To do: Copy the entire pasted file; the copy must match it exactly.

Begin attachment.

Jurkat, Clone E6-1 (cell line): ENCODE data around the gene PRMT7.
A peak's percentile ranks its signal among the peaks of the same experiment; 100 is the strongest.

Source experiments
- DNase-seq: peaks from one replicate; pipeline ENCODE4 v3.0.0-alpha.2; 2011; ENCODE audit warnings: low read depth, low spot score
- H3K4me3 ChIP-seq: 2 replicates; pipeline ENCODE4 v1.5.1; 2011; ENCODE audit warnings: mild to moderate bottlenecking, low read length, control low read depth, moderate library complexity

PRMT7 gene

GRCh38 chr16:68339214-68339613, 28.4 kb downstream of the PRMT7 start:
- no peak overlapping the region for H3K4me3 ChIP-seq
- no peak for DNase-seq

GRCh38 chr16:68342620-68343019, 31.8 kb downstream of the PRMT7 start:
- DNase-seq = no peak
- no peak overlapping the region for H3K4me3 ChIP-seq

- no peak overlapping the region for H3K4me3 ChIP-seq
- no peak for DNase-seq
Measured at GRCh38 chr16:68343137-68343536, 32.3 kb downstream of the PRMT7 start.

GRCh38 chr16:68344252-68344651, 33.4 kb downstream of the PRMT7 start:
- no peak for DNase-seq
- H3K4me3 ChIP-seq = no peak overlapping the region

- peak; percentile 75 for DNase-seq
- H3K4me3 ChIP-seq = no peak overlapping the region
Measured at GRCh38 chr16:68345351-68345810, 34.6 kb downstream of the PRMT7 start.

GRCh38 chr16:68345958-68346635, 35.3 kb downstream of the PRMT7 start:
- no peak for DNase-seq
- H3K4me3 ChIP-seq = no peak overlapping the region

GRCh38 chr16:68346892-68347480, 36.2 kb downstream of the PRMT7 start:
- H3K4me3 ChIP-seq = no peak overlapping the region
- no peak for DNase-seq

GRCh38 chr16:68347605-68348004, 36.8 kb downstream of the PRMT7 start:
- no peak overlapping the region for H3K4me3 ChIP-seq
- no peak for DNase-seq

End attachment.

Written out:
Jurkat, Clone E6-1 (cell line): ENCODE data around the gene PRMT7.
A peak's percentile ranks its signal among the peaks of the same experiment; 100 is the strongest.

Source experiments
- DNase-seq: peaks from one replicate; pipeline ENCODE4 v3.0.0-alpha.2; 2011; ENCODE audit warnings: low read depth, low spot score
- H3K4me3 ChIP-seq: 2 replicates; pipeline ENCODE4 v1.5.1; 2011; ENCODE audit warnings: mild to moderate bottlenecking, low read length, control low read depth, moderate library complexity

PRMT7 gene

GRCh38 chr16:68339214-68339613, 28.4 kb downstream of the PRMT7 start:
- no peak overlapping the region for H3K4me3 ChIP-seq
- no peak for DNase-seq

GRCh38 chr16:68342620-68343019, 31.8 kb downstream of the PRMT7 start:
- DNase-seq = no peak
- no peak overlapping the region for H3K4me3 ChIP-seq

- no peak overlapping the region for H3K4me3 ChIP-seq
- no peak for DNase-seq
Measured at GRCh38 chr16:68343137-68343536, 32.3 kb downstream of the PRMT7 start.

GRCh38 chr16:68344252-68344651, 33.4 kb downstream of the PRMT7 start:
- no peak for DNase-seq
- H3K4me3 ChIP-seq = no peak overlapping the region

- peak; percentile 75 for DNase-seq
- H3K4me3 ChIP-seq = no peak overlapping the region
Measured at GRCh38 chr16:68345351-68345810, 34.6 kb downstream of the PRMT7 start.

GRCh38 chr16:68345958-68346635, 35.3 kb downstream of the PRMT7 start:
- no peak for DNase-seq
- H3K4me3 ChIP-seq = no peak overlapping the region

GRCh38 chr16:68346892-68347480, 36.2 kb downstream of the PRMT7 start:
- H3K4me3 ChIP-seq = no peak overlapping the region
- no peak for DNase-seq

GRCh38 chr16:68347605-68348004, 36.8 kb downstream of the PRMT7 start:
- no peak overlapping the region for H3K4me3 ChIP-seq
- no peak for DNase-seq